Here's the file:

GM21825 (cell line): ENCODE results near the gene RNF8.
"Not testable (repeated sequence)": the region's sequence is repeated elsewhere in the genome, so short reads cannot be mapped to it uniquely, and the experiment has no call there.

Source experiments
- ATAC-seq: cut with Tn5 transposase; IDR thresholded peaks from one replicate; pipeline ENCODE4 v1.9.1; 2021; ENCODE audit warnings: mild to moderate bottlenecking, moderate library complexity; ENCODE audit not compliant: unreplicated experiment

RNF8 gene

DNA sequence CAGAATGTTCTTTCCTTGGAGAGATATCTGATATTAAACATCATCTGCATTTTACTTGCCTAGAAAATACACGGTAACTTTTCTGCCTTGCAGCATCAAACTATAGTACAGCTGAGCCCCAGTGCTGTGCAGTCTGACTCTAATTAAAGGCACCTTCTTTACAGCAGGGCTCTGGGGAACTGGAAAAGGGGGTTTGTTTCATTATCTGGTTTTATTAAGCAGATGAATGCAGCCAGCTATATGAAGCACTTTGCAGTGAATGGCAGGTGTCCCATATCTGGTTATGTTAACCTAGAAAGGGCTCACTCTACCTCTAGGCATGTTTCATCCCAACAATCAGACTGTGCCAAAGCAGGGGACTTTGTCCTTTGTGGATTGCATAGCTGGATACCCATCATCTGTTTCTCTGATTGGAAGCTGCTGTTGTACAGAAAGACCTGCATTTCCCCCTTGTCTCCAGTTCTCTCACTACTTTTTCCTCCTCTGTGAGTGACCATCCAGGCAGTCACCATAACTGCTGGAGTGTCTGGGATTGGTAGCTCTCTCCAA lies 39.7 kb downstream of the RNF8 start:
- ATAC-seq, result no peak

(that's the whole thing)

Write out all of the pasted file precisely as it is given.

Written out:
GM21825 (cell line): ENCODE results near the gene RNF8.
"Not testable (repeated sequence)": the region's sequence is repeated elsewhere in the genome, so short reads cannot be mapped to it uniquely, and the experiment has no call there.

Source experiments
- ATAC-seq: cut with Tn5 transposase; IDR thresholded peaks from one replicate; pipeline ENCODE4 v1.9.1; 2021; ENCODE audit warnings: mild to moderate bottlenecking, moderate library complexity; ENCODE audit not compliant: unreplicated experiment

RNF8 gene

DNA sequence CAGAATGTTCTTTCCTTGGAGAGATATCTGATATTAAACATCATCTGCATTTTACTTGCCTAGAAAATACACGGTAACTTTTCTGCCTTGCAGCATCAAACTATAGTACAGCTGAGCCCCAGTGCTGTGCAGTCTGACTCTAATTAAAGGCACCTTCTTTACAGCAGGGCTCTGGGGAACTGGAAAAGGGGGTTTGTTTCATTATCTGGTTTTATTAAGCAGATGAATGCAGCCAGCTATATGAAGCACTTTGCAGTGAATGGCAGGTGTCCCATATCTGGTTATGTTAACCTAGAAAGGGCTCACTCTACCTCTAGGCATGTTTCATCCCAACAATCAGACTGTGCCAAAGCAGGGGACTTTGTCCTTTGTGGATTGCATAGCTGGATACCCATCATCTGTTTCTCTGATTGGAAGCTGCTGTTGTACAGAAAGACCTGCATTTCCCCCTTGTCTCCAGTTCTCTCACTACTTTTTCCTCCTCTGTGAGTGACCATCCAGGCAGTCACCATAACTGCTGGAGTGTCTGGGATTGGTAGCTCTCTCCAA lies 39.7 kb downstream of the RNF8 start:
- ATAC-seq, result no peak